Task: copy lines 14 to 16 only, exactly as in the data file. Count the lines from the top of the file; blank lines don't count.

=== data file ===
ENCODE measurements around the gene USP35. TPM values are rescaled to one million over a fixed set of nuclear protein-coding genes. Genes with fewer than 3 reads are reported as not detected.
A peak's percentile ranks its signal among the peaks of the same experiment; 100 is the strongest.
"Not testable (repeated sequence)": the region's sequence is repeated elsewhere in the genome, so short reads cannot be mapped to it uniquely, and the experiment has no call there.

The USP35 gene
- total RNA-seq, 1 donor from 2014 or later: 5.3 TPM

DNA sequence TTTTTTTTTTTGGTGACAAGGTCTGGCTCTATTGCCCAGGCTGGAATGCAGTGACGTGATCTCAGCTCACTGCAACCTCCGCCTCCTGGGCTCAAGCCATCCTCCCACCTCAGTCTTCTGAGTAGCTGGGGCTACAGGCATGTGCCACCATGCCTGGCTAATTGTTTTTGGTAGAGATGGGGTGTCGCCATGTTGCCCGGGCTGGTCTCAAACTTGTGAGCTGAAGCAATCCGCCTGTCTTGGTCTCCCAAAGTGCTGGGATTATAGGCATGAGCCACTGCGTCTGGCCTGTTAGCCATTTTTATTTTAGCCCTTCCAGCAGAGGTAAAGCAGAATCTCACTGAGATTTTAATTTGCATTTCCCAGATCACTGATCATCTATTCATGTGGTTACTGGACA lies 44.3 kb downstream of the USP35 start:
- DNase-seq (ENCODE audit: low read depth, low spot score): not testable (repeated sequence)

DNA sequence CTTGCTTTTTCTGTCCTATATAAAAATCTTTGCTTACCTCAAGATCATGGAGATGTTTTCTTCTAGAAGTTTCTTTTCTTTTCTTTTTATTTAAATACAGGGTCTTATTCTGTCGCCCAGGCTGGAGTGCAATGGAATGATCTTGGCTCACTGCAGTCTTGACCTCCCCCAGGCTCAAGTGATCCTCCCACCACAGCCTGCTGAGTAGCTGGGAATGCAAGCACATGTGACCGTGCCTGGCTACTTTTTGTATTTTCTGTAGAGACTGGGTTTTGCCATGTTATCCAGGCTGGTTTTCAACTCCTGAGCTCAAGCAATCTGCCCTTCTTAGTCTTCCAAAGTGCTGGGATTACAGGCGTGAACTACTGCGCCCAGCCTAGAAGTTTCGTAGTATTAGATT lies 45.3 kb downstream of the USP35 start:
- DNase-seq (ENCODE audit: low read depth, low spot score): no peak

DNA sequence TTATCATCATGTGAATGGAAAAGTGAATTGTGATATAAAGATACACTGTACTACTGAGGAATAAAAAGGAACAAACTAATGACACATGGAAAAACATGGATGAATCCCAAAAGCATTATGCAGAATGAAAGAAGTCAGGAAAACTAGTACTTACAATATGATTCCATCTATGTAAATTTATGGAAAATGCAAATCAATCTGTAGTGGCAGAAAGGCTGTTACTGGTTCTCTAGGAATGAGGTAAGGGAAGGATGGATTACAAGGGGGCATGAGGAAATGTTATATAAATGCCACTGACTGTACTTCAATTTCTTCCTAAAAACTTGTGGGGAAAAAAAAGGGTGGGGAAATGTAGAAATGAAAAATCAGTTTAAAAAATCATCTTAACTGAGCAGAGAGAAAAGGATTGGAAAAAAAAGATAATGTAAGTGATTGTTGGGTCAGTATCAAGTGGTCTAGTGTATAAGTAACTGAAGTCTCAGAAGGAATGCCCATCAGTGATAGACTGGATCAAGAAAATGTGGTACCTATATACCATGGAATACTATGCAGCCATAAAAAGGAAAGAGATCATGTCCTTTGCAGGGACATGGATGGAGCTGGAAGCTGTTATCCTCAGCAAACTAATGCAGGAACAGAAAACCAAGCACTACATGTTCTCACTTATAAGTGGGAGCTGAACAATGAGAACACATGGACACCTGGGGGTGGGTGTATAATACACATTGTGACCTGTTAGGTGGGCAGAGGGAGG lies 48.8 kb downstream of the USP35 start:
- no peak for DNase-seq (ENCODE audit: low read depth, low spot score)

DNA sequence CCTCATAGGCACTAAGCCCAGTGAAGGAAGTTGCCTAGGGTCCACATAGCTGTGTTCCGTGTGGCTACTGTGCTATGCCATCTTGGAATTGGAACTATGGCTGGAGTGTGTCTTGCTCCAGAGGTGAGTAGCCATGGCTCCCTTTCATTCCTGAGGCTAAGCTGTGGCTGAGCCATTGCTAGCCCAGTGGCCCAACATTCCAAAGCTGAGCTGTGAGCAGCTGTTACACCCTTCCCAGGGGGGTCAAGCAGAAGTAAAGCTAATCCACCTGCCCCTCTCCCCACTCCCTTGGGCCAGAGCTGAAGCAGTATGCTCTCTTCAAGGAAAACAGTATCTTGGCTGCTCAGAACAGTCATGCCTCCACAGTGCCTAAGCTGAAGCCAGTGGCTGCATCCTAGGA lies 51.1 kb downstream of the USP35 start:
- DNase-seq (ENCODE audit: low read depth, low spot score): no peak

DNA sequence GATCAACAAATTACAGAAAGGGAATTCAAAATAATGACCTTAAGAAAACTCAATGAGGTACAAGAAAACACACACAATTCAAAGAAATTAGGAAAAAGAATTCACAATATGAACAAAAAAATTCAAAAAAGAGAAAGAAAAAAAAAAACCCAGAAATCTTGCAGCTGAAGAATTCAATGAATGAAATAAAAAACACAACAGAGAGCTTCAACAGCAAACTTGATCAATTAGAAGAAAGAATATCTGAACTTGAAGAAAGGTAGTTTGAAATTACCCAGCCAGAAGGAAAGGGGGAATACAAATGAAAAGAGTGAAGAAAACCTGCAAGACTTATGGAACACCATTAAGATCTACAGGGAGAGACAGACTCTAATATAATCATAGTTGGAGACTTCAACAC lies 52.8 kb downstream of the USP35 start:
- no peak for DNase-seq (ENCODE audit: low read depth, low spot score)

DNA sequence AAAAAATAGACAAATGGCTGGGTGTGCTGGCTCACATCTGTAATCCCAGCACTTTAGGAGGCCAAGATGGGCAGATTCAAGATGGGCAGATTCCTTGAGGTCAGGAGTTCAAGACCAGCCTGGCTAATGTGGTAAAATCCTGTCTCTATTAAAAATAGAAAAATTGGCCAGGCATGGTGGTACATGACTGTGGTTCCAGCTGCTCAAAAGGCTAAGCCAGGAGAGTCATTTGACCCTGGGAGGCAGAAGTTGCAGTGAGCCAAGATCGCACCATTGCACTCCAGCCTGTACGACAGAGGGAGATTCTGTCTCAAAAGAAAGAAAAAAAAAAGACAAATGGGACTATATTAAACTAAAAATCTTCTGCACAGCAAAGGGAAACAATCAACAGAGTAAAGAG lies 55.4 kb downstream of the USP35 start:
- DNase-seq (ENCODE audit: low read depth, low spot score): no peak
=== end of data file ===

DNA sequence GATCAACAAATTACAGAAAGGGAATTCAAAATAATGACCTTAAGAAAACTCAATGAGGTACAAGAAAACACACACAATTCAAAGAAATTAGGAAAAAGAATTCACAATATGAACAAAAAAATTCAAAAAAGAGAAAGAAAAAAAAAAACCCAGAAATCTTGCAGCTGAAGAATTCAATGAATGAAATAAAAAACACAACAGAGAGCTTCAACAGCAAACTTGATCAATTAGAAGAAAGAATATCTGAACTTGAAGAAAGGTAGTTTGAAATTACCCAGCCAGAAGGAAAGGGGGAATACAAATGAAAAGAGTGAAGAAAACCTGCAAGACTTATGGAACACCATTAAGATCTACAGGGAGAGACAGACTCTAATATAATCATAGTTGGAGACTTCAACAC lies 52.8 kb downstream of the USP35 start:
- no peak for DNase-seq (ENCODE audit: low read depth, low spot score)

DNA sequence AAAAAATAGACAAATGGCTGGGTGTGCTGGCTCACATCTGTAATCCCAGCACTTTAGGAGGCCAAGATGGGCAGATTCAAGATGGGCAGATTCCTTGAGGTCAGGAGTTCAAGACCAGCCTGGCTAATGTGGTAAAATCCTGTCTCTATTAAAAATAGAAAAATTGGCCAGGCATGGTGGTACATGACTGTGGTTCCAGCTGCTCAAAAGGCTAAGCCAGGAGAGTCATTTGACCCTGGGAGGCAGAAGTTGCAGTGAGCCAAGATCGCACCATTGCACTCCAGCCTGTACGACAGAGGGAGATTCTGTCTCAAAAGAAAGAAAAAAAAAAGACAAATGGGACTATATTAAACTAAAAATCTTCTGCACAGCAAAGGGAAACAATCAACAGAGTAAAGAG lies 55.4 kb downstream of the USP35 start: